Tag Archives: cosmology

Re: The Grand Design

Despite the marquee name of Stephen Hawking (and Leonard Mlodinow) on the cover, The Grand Design reads at best like a sketchy version of a cosmology book. The lack of bibliography should have been a warning. It begins with quite a salvo: On the first page, it declares that philosophy is dead as a means to answer the deep questions. Then it asks deep philosophical questions about the nature of the laws of physics.

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Re: Anathem

If you read cosmology books for fun, you’ll have plenty of fun reading Anathem, by Neil Stephenson. It also helps if you like wordplay, language, and philosophy. I liked this book so much I was actually a bit relieved that I didn’t fall in love with it, because a 900 page book could mean some serious sleep deprivation.

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Re: The Self-Aware Universe

Like Programming the Universe, I got one key idea from The Self-Aware Universe, by Amit Goswami: that the probabilistic realm of quantum potentia is the same thing as the unitive consciousness of mystic experience. Unlike the Dancing Wu-Li Masters, this book conveys a good introduction to both quantum mechanics and the unitive consciousness. I just had a problem crossing the synapse between them.

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GTFH: The universe

The most interesting parts of God: The Failed Hypothesis is not what the book has to say about god, but about science and morality (which I’ll save for a post next week.) In chapters four and five, the book tackles why there is something rather than nothing, and why our something is the way it is.

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God: The Failed Hypothesis

I like messing around with God, or gods, or Cosmic Muffins, but that doesn’t mean I believe in any sort of god. So I was interested in seeing how God: The Failed Hypothesis, by Victor J. Stenger would apply the methods of science to the hypothesis that God exists. Like The Fabric of Reality, it sparked a lot of response in me, so much I’m going to write another two-parter. First, let’s see the broad shape of the book’s disproof of God.

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The Fabric of Reality – Part II: What I didn’t like

As I mentioned last week, The Fabric of Reality is a thought-provoking book, but sometimes it’s just provoking. The book spends too much time blasting away at theories that aren’t useful and misrepresenting theories that are commonly accepted, not enough time crossing over some of its logical leaps, and no time at all discussing valid alternatives. But it makes up for it at the end by a leap into science fiction.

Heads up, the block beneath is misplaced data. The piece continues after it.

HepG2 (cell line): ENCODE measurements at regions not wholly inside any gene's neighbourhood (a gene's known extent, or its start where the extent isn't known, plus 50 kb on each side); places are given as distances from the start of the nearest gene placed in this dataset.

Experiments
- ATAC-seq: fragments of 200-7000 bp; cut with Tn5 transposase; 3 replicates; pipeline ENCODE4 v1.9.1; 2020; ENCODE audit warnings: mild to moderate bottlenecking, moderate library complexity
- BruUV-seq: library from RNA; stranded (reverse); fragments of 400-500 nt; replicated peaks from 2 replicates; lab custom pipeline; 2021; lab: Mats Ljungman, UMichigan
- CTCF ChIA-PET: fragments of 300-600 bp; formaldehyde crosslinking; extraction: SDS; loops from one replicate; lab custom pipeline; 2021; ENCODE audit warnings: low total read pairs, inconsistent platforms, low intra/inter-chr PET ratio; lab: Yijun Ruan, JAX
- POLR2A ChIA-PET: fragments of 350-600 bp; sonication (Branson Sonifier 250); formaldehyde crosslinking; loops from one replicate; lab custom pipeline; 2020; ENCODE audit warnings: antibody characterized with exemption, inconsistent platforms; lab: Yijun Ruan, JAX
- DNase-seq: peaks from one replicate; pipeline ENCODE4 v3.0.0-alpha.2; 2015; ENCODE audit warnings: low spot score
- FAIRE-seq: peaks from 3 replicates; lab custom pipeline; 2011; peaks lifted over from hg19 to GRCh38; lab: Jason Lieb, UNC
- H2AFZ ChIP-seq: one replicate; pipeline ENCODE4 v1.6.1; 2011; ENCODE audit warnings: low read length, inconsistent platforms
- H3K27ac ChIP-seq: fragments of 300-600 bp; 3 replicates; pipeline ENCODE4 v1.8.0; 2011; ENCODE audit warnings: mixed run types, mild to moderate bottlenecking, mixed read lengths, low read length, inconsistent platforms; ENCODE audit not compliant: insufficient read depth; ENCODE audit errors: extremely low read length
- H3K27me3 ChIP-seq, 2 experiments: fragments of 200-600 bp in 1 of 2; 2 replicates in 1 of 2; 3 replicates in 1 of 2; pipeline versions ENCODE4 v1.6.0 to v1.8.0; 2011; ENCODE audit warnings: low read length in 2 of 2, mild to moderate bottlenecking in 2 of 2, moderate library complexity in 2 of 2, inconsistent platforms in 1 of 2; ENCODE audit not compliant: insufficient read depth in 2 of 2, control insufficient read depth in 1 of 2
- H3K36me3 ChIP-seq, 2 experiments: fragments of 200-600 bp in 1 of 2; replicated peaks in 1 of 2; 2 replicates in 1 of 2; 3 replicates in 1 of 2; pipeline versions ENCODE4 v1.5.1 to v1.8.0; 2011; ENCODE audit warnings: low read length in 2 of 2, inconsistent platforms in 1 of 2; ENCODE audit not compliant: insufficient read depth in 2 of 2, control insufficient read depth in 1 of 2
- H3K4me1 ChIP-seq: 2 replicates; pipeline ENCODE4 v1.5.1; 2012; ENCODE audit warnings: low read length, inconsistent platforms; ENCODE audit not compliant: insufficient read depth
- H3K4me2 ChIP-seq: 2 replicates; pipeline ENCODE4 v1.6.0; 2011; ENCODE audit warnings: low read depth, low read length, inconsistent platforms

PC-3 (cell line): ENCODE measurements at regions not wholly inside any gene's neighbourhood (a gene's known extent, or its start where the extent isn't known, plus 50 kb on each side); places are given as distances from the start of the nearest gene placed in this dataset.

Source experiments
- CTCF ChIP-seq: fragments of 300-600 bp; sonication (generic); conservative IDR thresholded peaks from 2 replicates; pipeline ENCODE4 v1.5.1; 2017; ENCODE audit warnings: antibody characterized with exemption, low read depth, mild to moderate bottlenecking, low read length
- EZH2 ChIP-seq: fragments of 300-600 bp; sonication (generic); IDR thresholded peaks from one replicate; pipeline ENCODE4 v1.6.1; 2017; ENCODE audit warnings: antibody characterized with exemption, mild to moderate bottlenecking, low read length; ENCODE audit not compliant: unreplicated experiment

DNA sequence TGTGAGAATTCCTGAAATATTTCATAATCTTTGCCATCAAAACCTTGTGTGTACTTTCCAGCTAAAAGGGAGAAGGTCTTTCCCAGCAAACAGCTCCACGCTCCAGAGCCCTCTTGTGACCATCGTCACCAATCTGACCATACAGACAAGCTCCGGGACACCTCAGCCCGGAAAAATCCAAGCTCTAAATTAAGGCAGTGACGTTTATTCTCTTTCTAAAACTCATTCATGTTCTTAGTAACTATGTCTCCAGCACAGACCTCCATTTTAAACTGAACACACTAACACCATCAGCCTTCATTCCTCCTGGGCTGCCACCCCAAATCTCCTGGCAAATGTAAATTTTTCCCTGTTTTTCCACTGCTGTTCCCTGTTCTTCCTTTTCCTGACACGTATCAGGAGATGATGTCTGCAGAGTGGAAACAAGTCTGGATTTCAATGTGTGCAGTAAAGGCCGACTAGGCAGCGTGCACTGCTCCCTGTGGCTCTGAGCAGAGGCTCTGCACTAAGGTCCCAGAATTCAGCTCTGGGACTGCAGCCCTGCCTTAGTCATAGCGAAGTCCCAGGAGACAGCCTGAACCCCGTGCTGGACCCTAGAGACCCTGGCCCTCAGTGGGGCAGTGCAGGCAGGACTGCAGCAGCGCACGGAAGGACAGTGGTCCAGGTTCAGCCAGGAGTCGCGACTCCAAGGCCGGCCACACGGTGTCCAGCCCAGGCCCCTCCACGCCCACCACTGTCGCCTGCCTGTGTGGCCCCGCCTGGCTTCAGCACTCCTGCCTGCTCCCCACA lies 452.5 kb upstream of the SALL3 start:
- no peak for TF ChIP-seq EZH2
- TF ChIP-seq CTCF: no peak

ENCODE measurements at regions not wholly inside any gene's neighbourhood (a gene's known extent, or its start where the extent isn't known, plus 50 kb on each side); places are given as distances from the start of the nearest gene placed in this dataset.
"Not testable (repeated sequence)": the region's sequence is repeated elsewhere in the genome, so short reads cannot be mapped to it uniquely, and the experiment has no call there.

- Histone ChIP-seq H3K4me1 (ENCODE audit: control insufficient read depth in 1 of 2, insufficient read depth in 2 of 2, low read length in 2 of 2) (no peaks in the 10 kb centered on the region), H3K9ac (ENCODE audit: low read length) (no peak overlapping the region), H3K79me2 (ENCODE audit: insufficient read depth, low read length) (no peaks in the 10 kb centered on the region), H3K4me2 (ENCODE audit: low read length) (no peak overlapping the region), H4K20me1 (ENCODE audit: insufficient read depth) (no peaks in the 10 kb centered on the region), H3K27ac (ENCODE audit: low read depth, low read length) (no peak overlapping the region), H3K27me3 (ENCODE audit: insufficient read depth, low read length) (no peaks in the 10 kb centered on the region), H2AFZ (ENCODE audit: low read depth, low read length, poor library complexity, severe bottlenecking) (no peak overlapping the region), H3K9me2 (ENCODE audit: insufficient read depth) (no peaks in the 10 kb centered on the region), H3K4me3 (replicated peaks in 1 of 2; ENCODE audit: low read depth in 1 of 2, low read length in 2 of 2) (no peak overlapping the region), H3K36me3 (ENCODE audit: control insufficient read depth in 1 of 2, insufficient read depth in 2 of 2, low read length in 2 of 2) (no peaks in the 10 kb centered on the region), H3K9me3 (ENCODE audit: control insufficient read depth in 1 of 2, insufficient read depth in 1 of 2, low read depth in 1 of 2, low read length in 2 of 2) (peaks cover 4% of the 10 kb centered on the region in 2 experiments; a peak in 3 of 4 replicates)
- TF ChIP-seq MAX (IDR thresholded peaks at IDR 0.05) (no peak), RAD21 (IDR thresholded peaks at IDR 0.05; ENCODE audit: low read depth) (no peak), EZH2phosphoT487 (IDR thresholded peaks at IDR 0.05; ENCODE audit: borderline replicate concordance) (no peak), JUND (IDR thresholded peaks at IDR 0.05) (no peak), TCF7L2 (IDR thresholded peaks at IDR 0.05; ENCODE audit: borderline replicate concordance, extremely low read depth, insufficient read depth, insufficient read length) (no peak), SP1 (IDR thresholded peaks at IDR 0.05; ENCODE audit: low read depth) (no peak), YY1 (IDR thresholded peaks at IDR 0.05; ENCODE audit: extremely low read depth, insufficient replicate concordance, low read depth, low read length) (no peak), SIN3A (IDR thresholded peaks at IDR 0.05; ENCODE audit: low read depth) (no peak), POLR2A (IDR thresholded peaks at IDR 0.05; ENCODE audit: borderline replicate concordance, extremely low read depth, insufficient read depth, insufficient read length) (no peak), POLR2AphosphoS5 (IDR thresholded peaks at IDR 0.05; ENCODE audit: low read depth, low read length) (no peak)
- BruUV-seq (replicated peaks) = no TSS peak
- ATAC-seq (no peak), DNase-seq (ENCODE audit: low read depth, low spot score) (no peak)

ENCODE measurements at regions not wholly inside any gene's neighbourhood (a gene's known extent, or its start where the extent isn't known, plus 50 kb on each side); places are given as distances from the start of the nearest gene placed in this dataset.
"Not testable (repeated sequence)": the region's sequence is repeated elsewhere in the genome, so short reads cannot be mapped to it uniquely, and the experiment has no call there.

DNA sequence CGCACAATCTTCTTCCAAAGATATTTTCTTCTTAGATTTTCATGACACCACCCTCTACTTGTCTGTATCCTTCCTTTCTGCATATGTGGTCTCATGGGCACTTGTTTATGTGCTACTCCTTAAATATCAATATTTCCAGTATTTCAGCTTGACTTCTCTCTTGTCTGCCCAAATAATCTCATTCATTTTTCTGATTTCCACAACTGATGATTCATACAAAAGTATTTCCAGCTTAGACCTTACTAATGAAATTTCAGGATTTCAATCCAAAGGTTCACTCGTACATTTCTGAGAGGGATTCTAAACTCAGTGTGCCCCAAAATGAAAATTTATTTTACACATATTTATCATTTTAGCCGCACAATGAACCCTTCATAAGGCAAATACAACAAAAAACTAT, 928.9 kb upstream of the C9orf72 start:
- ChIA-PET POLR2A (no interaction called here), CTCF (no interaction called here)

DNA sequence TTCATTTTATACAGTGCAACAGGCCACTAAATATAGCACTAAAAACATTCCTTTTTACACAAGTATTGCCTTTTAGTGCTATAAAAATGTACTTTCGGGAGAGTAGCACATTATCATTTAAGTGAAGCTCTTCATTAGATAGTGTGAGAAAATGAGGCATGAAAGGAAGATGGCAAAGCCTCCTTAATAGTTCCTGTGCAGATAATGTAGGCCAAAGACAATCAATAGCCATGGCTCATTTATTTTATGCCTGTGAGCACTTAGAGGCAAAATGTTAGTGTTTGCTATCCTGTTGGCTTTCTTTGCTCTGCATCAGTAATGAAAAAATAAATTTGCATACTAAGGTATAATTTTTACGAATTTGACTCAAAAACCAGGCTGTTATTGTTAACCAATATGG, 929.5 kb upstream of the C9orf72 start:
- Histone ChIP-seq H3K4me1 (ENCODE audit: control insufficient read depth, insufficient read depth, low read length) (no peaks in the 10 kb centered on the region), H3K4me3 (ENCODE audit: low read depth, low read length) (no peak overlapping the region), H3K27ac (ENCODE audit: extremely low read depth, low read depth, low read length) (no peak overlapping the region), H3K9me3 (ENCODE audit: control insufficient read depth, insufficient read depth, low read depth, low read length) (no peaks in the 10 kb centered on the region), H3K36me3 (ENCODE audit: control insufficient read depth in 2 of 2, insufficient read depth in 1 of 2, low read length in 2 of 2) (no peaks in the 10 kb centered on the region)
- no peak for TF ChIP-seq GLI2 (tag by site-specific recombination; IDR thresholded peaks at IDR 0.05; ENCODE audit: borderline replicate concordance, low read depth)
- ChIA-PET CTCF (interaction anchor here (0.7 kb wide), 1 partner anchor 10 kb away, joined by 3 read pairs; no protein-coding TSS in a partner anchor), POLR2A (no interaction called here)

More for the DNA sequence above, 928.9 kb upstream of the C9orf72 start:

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The Fabric of Reality – Part I: The Good Stuff

Back in June, I wondered how long it would take me to read The Fabric of Reality, by David Deutsch. Well, it took just about a week. This is not a book to tackle at the end of the day. The book is so challenging, it’s physically tiring to read and think about and react to. That’s why I have a lot I want to say, but since I can’t stand long blog posts, I’m going to divide my response into two parts: what I like and what I don’t. First, the good stuff.

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A quick note about The Big Rip

Today’s episode of Quirks & Quarks ends with a discussion of The Big Rip, the driving idea behind “Last Contact.” And I’m trying to write an inchoate story about Mars, so I was also interested in their discussion of the Phoenix Lander, due to land on Mars next Sunday.

Re: Cosmic Jackpot

A good book you might wish you had read before tackling “The House Beyond Your Sky,” is Cosmic Jackpot. In clear, entertaining arguments, Paul Davies works his way through the various flavors of theories attempting to explain the “Goldilocks” problem. That is, there are a small set of critical constants that have to be within extremely narrow ranges to make life in this universe possible, and since there is life in this universe, all those constants are just right. And nobody has a good explanation for this tautology.

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Re: The House Beyond Your Sky

Some science fiction reads like popular science writing dressed up in story. “The House Beyond Your Sky,” by Benjamin Rosenbaum, is a story you really can’t understand unless you already know some science. The references to cosmology–like simulated universes and critical constants–go completely unexplained. And you know what? I like being treated as an adult.

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